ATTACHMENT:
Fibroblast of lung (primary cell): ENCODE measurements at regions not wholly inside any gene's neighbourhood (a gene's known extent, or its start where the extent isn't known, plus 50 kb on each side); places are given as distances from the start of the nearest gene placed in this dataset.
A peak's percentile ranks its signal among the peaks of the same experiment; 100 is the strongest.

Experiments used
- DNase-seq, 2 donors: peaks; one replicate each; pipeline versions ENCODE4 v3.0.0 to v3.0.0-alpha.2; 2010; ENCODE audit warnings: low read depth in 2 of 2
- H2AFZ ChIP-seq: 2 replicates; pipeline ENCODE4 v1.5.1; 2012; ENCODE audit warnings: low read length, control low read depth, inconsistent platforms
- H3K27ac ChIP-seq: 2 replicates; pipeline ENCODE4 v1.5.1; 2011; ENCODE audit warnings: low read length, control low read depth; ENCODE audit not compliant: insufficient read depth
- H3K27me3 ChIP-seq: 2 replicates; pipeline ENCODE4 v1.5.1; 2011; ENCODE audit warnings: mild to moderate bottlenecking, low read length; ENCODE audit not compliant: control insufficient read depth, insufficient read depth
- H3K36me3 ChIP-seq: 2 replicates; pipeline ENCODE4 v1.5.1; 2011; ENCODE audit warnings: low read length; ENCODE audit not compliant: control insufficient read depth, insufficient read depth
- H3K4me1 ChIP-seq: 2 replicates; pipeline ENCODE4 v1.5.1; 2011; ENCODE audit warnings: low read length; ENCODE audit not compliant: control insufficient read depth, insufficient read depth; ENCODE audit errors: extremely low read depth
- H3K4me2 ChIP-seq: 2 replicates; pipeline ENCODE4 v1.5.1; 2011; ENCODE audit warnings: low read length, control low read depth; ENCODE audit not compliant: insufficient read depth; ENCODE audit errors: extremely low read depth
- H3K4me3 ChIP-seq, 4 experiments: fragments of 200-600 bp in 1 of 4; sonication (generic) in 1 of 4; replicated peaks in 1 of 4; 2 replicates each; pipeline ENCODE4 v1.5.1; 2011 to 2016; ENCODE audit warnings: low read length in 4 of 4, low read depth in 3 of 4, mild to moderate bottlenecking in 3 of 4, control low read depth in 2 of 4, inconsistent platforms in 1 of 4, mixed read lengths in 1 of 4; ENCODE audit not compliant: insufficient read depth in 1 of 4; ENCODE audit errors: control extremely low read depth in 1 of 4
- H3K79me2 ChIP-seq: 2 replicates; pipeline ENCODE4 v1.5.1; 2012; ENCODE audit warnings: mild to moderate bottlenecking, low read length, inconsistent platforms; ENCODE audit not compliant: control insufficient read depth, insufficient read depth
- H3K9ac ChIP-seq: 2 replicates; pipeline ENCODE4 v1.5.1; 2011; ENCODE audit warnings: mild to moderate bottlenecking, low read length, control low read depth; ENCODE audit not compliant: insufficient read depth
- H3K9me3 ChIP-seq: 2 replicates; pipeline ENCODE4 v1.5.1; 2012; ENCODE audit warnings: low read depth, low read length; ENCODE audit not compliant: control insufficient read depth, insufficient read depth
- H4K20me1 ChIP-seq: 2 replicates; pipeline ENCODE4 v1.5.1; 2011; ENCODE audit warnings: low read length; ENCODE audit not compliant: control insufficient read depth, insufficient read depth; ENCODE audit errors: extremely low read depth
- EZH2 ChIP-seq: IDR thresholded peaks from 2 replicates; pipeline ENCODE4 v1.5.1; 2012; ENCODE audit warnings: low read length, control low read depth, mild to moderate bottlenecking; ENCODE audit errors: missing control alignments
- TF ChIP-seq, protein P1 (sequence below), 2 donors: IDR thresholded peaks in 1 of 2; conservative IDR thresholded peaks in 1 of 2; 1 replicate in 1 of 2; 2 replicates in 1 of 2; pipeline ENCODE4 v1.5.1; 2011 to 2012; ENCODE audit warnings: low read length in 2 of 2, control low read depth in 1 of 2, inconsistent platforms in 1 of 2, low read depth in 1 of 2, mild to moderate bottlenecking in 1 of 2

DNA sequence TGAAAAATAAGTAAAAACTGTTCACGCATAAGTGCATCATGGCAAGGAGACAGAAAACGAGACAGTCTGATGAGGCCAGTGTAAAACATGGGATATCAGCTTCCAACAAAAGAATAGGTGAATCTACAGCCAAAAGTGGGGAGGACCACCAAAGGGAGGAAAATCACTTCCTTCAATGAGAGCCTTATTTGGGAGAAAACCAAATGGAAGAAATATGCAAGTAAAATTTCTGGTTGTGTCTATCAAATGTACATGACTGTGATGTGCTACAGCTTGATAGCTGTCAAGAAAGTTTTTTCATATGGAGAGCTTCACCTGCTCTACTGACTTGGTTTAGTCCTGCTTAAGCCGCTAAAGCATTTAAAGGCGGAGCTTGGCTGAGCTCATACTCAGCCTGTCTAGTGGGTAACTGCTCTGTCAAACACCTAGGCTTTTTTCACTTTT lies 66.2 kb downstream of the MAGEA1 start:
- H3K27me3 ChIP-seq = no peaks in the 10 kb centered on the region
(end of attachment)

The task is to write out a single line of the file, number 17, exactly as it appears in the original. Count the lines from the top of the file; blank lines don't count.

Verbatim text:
- TF ChIP-seq, protein P1 (sequence below), 2 donors: IDR thresholded peaks in 1 of 2; conservative IDR thresholded peaks in 1 of 2; 1 replicate in 1 of 2; 2 replicates in 1 of 2; pipeline ENCODE4 v1.5.1; 2011 to 2012; ENCODE audit warnings: low read length in 2 of 2, control low read depth in 1 of 2, inconsistent platforms in 1 of 2, low read depth in 1 of 2, mild to moderate bottlenecking in 1 of 2